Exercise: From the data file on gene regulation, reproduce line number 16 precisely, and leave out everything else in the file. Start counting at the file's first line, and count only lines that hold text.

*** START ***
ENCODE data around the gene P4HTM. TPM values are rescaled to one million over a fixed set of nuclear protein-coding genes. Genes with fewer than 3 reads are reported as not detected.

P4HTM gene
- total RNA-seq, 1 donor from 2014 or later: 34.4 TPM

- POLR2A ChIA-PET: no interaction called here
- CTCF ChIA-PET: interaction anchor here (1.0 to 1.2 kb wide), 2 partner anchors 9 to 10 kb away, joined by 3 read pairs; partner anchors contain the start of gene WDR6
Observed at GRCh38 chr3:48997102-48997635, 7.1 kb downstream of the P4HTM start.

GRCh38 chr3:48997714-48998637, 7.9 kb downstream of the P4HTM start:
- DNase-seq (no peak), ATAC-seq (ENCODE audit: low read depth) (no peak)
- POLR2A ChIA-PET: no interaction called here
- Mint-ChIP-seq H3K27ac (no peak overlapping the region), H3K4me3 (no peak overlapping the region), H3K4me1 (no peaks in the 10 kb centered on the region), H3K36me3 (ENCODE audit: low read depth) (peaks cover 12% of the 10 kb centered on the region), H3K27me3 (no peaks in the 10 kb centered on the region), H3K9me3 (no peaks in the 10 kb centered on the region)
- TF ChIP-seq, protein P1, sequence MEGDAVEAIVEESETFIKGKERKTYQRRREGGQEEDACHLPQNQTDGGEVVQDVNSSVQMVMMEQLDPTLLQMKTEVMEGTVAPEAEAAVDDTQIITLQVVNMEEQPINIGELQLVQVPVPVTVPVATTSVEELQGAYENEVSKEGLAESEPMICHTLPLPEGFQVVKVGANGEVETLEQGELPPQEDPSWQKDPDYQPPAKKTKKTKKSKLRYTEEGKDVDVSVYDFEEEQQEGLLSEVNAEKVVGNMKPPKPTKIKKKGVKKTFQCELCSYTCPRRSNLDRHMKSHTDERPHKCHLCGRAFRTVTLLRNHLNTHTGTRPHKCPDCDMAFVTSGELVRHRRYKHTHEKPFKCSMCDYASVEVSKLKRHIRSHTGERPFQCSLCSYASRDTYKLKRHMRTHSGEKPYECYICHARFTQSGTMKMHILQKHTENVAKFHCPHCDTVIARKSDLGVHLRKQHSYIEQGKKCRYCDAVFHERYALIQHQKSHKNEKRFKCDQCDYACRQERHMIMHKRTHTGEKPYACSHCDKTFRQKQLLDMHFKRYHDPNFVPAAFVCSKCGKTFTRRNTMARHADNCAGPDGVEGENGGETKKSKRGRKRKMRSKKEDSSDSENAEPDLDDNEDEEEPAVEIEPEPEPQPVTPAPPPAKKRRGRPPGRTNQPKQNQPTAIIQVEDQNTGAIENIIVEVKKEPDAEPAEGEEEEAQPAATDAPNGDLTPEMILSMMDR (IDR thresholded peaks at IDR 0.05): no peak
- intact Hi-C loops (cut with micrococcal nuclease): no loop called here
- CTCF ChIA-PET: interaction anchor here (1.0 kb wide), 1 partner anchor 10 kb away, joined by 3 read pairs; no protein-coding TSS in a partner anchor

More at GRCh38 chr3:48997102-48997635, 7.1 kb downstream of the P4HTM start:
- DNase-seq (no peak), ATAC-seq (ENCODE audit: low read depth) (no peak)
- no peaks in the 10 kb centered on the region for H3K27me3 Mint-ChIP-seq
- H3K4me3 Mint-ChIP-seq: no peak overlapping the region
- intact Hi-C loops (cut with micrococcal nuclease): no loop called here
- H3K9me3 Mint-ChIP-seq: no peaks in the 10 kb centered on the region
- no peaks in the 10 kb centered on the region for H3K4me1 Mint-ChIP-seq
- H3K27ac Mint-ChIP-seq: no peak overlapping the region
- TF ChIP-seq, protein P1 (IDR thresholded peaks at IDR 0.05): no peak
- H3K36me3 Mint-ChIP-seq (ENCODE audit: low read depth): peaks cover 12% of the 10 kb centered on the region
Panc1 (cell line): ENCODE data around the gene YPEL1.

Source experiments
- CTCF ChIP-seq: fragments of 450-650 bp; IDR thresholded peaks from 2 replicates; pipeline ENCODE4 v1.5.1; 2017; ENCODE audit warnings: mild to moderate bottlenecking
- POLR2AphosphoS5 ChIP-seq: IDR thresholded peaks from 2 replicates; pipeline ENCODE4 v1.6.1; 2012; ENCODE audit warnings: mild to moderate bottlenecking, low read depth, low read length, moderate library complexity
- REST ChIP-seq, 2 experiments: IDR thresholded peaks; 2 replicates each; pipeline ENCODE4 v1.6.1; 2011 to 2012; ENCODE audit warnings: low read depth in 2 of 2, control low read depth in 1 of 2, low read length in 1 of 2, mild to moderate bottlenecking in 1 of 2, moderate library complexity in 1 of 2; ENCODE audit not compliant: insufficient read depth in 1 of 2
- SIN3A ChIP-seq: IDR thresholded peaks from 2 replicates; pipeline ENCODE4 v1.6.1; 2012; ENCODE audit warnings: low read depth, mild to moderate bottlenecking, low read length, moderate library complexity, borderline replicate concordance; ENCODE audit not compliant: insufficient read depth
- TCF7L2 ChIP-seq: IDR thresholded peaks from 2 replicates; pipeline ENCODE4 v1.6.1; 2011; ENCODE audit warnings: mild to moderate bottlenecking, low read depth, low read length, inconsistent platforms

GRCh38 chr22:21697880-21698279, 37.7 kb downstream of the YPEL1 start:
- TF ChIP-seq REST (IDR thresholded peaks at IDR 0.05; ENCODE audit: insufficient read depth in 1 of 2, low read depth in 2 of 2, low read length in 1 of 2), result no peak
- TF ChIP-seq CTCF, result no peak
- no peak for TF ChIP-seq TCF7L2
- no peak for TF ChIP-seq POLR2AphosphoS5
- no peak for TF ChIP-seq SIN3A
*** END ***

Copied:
- no peaks in the 10 kb centered on the region for H3K27me3 Mint-ChIP-seq